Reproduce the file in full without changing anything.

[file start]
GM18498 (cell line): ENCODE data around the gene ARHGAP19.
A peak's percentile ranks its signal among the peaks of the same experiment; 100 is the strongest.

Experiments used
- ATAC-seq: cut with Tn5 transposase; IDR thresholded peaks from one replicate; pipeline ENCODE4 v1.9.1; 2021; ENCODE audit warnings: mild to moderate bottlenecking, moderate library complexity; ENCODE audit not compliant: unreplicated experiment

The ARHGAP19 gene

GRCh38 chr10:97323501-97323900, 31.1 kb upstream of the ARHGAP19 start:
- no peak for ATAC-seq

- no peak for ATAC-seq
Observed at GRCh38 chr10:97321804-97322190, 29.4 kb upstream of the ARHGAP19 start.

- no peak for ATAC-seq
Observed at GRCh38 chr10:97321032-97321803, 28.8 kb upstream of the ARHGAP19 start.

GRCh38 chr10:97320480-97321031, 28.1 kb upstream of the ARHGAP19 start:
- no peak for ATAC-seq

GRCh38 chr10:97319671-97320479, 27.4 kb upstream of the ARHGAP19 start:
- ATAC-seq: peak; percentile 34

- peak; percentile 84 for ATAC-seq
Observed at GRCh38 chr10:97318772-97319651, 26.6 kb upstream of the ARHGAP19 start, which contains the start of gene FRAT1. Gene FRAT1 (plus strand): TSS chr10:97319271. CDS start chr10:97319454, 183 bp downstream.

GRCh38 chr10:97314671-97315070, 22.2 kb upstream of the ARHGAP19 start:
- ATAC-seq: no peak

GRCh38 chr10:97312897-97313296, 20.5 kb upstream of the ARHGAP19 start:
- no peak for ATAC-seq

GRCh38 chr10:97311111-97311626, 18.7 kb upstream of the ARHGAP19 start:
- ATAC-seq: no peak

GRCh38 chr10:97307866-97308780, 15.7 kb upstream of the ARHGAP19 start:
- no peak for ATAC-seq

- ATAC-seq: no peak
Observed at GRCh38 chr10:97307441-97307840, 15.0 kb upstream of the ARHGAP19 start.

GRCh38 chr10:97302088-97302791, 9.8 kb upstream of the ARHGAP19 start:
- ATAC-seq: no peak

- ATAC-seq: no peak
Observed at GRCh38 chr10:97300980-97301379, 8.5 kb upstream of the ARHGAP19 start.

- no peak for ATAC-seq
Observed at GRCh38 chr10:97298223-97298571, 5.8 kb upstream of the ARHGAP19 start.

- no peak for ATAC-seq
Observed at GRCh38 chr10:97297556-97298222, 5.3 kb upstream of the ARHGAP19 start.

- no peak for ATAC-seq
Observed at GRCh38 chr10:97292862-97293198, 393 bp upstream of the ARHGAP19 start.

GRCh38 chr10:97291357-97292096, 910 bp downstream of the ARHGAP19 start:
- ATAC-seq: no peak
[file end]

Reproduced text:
GM18498 (cell line): ENCODE data around the gene ARHGAP19.
A peak's percentile ranks its signal among the peaks of the same experiment; 100 is the strongest.

Experiments used
- ATAC-seq: cut with Tn5 transposase; IDR thresholded peaks from one replicate; pipeline ENCODE4 v1.9.1; 2021; ENCODE audit warnings: mild to moderate bottlenecking, moderate library complexity; ENCODE audit not compliant: unreplicated experiment

The ARHGAP19 gene

GRCh38 chr10:97323501-97323900, 31.1 kb upstream of the ARHGAP19 start:
- no peak for ATAC-seq

- no peak for ATAC-seq
Observed at GRCh38 chr10:97321804-97322190, 29.4 kb upstream of the ARHGAP19 start.

- no peak for ATAC-seq
Observed at GRCh38 chr10:97321032-97321803, 28.8 kb upstream of the ARHGAP19 start.

GRCh38 chr10:97320480-97321031, 28.1 kb upstream of the ARHGAP19 start:
- no peak for ATAC-seq

GRCh38 chr10:97319671-97320479, 27.4 kb upstream of the ARHGAP19 start:
- ATAC-seq: peak; percentile 34

- peak; percentile 84 for ATAC-seq
Observed at GRCh38 chr10:97318772-97319651, 26.6 kb upstream of the ARHGAP19 start, which contains the start of gene FRAT1. Gene FRAT1 (plus strand): TSS chr10:97319271. CDS start chr10:97319454, 183 bp downstream.

GRCh38 chr10:97314671-97315070, 22.2 kb upstream of the ARHGAP19 start:
- ATAC-seq: no peak

GRCh38 chr10:97312897-97313296, 20.5 kb upstream of the ARHGAP19 start:
- no peak for ATAC-seq

GRCh38 chr10:97311111-97311626, 18.7 kb upstream of the ARHGAP19 start:
- ATAC-seq: no peak

GRCh38 chr10:97307866-97308780, 15.7 kb upstream of the ARHGAP19 start:
- no peak for ATAC-seq

- ATAC-seq: no peak
Observed at GRCh38 chr10:97307441-97307840, 15.0 kb upstream of the ARHGAP19 start.

GRCh38 chr10:97302088-97302791, 9.8 kb upstream of the ARHGAP19 start:
- ATAC-seq: no peak

- ATAC-seq: no peak
Observed at GRCh38 chr10:97300980-97301379, 8.5 kb upstream of the ARHGAP19 start.

- no peak for ATAC-seq
Observed at GRCh38 chr10:97298223-97298571, 5.8 kb upstream of the ARHGAP19 start.

- no peak for ATAC-seq
Observed at GRCh38 chr10:97297556-97298222, 5.3 kb upstream of the ARHGAP19 start.

- no peak for ATAC-seq
Observed at GRCh38 chr10:97292862-97293198, 393 bp upstream of the ARHGAP19 start.

GRCh38 chr10:97291357-97292096, 910 bp downstream of the ARHGAP19 start:
- ATAC-seq: no peak